Making Noise, learning electronics!

I’d seen several projects on the net to make analog synthesizers, including the classic Atari Punk Console. I’m anxious to design something of my own, but I’m still learning, so I thought I’d start small. While this is not something that hasn’t been done before, I did it entirely from scratch. I read datasheets, and experimented with values for components.

Here’s a little video overview:

I did this project iteratively, first implementing a single oscillator controlled by a variable resistor or potentiometer. The capacitor I chose (220 pF) was somewhere in the middle of the range recommended by the data sheet, though I tried several other values. I have a cheap analog scope, and I could see the oscillation, but when I tried to attach a speaker, it went dead.  I hooked up a piezo element and it could drive that, but it wasn’t very loud. I stuck in a 2N2222 transistor, and used a pot to determine the optimal (loudest) bias resistor for the base, and replaced it with a fixed value.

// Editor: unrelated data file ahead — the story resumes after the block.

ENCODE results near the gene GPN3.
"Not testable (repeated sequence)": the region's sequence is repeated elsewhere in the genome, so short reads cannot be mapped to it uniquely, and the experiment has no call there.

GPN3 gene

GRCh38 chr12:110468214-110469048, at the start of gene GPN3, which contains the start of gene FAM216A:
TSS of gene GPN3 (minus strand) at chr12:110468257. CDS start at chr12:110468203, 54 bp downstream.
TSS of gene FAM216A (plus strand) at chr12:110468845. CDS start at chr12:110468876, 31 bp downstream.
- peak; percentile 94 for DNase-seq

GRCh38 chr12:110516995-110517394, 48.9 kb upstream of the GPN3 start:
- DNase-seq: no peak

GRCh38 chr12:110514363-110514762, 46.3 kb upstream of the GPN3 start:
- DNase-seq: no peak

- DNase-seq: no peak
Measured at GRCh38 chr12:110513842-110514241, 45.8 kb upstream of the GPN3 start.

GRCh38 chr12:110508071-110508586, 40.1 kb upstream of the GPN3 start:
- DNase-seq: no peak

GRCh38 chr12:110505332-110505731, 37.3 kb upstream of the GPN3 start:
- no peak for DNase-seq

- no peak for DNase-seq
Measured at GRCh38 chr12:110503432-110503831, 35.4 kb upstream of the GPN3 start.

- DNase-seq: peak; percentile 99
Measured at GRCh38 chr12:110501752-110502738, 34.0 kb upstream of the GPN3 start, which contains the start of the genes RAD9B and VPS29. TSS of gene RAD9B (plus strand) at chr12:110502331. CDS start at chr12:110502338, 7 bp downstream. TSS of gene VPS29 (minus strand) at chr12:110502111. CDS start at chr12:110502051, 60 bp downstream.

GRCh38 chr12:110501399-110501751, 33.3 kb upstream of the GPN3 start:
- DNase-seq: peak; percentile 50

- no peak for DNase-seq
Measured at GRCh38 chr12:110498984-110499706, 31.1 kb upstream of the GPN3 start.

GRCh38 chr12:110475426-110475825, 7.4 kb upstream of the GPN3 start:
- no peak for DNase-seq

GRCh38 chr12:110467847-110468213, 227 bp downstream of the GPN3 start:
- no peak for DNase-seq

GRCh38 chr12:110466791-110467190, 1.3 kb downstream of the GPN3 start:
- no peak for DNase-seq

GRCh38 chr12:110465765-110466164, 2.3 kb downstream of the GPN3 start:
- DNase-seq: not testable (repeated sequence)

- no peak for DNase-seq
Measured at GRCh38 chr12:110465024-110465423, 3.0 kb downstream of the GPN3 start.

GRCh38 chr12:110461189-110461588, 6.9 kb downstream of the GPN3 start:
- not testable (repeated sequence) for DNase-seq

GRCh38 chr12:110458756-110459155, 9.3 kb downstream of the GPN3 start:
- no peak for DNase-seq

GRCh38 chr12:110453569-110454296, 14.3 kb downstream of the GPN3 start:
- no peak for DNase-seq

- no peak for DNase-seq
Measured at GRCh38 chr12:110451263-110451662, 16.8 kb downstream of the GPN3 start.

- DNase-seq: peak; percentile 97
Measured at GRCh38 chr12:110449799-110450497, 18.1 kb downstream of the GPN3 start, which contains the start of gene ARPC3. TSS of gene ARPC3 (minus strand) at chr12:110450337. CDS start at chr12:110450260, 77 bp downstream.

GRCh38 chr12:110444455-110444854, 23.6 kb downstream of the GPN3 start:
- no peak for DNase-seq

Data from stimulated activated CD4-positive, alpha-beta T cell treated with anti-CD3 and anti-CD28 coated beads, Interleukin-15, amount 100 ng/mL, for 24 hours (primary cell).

Next, I replaced the pot with a photoresistor. This was fun, but the tone was pretty boring (plain square wave). I then hooked up another gate to drive an LED. Pointed at the photo resistor, but some distance away, it provides a cool beat, while the “average frequency is determined by the other light hitting the photoresistor. The frequency of the beat is controlled by a potentiometer like in the first circuit.

Here’s the schematic:

One tip: You’ll notice R3 in series with the potentiometer. This is because the pot goes all the way to zero, and at zero resistance the cap won’t charge and discharge properly setting up the oscillation. This sets some non-zero base value that you can set experimentally based on what you want that end of the frequency range to be.